“If You Don’t Score High Enough, Then That’s Your Fault”: Student Civic Dispositions in the Context of Competitive School Choice Policy

Kate L. Phillippo, Loyola University Chicago
Briellen Griffin, Loyola University Chicago

Author Posting © The Institute for Education Policy Studies, 2016. This article is posted here by permission of the Institute for Education Policy Studies for personal use, not for redistribution. The article was published in Journal for Critical Education Policy Studies, Vol. 14, Iss. 2, March 2006, http://www.jceps.com/archives/3066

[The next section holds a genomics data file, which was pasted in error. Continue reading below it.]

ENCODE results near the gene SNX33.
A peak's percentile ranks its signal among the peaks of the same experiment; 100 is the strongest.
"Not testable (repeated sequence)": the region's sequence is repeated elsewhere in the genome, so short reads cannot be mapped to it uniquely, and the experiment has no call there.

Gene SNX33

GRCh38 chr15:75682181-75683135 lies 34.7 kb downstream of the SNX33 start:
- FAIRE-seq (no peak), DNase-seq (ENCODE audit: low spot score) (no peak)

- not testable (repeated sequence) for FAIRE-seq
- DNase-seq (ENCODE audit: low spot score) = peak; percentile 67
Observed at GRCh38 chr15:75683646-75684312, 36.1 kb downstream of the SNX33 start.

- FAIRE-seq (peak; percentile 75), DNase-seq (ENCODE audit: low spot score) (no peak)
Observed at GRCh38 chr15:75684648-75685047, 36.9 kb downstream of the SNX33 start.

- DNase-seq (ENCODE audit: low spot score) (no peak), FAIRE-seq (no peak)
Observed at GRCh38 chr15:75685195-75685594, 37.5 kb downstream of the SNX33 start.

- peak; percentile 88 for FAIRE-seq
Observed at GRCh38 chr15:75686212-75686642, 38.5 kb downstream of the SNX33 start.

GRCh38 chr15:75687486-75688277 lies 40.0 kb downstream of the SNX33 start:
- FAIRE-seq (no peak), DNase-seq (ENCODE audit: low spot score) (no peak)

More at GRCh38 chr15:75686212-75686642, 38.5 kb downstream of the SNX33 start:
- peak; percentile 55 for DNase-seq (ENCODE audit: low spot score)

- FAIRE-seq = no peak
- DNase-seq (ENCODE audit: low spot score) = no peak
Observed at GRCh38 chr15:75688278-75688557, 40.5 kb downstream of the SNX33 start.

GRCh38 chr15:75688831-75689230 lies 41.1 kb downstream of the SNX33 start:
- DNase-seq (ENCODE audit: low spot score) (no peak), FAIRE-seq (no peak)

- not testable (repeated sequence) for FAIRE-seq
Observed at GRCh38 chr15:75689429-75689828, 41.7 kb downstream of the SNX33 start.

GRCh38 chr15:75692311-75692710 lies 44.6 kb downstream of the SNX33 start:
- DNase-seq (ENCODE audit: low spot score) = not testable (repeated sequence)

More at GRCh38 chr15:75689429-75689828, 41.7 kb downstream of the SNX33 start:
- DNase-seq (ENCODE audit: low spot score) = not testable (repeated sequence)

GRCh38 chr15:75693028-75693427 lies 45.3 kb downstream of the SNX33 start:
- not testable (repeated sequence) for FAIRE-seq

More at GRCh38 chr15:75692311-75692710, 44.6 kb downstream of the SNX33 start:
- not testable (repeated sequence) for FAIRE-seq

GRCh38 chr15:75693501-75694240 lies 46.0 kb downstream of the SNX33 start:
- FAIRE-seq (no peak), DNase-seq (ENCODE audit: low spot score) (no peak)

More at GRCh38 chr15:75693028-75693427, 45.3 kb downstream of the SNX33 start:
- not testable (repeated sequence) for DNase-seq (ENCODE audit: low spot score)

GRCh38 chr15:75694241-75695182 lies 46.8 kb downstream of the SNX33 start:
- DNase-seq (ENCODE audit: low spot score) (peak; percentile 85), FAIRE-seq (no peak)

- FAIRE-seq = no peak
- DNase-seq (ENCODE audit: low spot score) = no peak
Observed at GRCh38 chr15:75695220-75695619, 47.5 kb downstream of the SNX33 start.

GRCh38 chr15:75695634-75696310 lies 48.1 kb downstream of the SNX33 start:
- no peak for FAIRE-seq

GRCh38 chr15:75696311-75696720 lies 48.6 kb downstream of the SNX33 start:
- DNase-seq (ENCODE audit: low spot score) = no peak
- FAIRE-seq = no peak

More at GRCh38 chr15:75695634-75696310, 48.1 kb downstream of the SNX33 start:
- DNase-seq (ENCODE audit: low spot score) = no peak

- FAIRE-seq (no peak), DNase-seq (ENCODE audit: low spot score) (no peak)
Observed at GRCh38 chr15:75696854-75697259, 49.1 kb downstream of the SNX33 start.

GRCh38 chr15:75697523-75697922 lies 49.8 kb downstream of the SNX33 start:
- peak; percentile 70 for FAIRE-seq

When school choice policies position young people to compete with one another to access public educational resources, students stand to experience these policies in not only academic, but also civic dimensions. Young people’s very encounters with competitive school choice policy through their day-to-day schooling constitute a civic experience. This article, then, explores how students who encounter competitive school choice policies come to understand themselves and other youth as citizens. We pursue this line of inquiry through a critically-oriented, qualitative case study conducted with a racially, ethnically, linguistically and socioeconomically diverse group of 36 students undergoing Chicago’s competitive high school admissions process. Our findings strongly suggest that competitive school choice policies position youth to see their fellow citizens (and themselves) as individuals with unequal degrees of civic entitlement and capacity, who must earn their rights, and who have limited civic obligations to others. This article concludes with a discussion of implications for school choice policy equity, civic learning, and the role of youth as powerful policy actors.